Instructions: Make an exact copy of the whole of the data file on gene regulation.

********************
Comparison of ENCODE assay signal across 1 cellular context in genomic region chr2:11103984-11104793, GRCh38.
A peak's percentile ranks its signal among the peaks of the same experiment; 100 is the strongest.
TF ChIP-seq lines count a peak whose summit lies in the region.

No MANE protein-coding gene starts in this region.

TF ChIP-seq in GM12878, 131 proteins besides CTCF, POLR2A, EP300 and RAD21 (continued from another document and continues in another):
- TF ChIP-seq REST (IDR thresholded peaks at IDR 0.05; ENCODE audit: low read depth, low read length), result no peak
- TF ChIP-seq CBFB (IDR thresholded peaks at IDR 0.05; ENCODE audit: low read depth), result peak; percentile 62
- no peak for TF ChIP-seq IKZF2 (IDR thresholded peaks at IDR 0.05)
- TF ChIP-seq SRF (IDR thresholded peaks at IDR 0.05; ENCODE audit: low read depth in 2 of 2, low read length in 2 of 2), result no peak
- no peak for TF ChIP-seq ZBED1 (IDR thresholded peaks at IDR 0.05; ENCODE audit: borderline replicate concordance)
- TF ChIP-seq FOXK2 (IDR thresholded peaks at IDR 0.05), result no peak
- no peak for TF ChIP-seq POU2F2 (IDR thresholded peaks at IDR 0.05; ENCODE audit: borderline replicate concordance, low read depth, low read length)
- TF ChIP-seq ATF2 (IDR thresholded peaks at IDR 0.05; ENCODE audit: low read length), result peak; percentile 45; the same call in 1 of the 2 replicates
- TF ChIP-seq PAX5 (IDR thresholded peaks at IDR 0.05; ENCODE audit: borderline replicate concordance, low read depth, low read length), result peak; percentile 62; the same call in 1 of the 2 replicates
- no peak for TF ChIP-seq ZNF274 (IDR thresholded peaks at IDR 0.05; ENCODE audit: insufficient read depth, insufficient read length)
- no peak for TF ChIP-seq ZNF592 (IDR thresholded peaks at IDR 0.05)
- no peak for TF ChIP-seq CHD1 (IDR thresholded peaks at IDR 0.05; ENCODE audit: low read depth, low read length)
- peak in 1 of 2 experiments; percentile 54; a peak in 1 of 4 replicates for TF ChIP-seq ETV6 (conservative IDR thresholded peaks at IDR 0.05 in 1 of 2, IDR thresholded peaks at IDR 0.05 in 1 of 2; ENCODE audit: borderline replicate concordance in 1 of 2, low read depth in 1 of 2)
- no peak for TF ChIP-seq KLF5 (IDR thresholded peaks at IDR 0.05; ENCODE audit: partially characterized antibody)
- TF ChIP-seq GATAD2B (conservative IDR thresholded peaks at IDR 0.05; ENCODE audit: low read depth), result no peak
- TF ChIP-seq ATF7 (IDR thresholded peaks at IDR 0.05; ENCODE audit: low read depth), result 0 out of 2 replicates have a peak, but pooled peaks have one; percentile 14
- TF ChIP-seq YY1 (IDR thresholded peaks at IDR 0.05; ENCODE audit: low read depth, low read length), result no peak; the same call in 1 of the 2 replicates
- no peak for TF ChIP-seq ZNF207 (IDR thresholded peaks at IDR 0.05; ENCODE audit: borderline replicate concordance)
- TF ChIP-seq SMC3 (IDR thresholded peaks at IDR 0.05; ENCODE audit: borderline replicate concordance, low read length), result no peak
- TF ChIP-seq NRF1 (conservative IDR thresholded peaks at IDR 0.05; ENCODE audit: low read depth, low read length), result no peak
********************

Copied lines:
Comparison of ENCODE assay signal across 1 cellular context in genomic region chr2:11103984-11104793, GRCh38.
A peak's percentile ranks its signal among the peaks of the same experiment; 100 is the strongest.
TF ChIP-seq lines count a peak whose summit lies in the region.

No MANE protein-coding gene starts in this region.

TF ChIP-seq in GM12878, 131 proteins besides CTCF, POLR2A, EP300 and RAD21 (continued from another document and continues in another):
- TF ChIP-seq REST (IDR thresholded peaks at IDR 0.05; ENCODE audit: low read depth, low read length), result no peak
- TF ChIP-seq CBFB (IDR thresholded peaks at IDR 0.05; ENCODE audit: low read depth), result peak; percentile 62
- no peak for TF ChIP-seq IKZF2 (IDR thresholded peaks at IDR 0.05)
- TF ChIP-seq SRF (IDR thresholded peaks at IDR 0.05; ENCODE audit: low read depth in 2 of 2, low read length in 2 of 2), result no peak
- no peak for TF ChIP-seq ZBED1 (IDR thresholded peaks at IDR 0.05; ENCODE audit: borderline replicate concordance)
- TF ChIP-seq FOXK2 (IDR thresholded peaks at IDR 0.05), result no peak
- no peak for TF ChIP-seq POU2F2 (IDR thresholded peaks at IDR 0.05; ENCODE audit: borderline replicate concordance, low read depth, low read length)
- TF ChIP-seq ATF2 (IDR thresholded peaks at IDR 0.05; ENCODE audit: low read length), result peak; percentile 45; the same call in 1 of the 2 replicates
- TF ChIP-seq PAX5 (IDR thresholded peaks at IDR 0.05; ENCODE audit: borderline replicate concordance, low read depth, low read length), result peak; percentile 62; the same call in 1 of the 2 replicates
- no peak for TF ChIP-seq ZNF274 (IDR thresholded peaks at IDR 0.05; ENCODE audit: insufficient read depth, insufficient read length)
- no peak for TF ChIP-seq ZNF592 (IDR thresholded peaks at IDR 0.05)
- no peak for TF ChIP-seq CHD1 (IDR thresholded peaks at IDR 0.05; ENCODE audit: low read depth, low read length)
- peak in 1 of 2 experiments; percentile 54; a peak in 1 of 4 replicates for TF ChIP-seq ETV6 (conservative IDR thresholded peaks at IDR 0.05 in 1 of 2, IDR thresholded peaks at IDR 0.05 in 1 of 2; ENCODE audit: borderline replicate concordance in 1 of 2, low read depth in 1 of 2)
- no peak for TF ChIP-seq KLF5 (IDR thresholded peaks at IDR 0.05; ENCODE audit: partially characterized antibody)
- TF ChIP-seq GATAD2B (conservative IDR thresholded peaks at IDR 0.05; ENCODE audit: low read depth), result no peak
- TF ChIP-seq ATF7 (IDR thresholded peaks at IDR 0.05; ENCODE audit: low read depth), result 0 out of 2 replicates have a peak, but pooled peaks have one; percentile 14
- TF ChIP-seq YY1 (IDR thresholded peaks at IDR 0.05; ENCODE audit: low read depth, low read length), result no peak; the same call in 1 of the 2 replicates
- no peak for TF ChIP-seq ZNF207 (IDR thresholded peaks at IDR 0.05; ENCODE audit: borderline replicate concordance)
- TF ChIP-seq SMC3 (IDR thresholded peaks at IDR 0.05; ENCODE audit: borderline replicate concordance, low read length), result no peak
- TF ChIP-seq NRF1 (conservative IDR thresholded peaks at IDR 0.05; ENCODE audit: low read depth, low read length), result no peak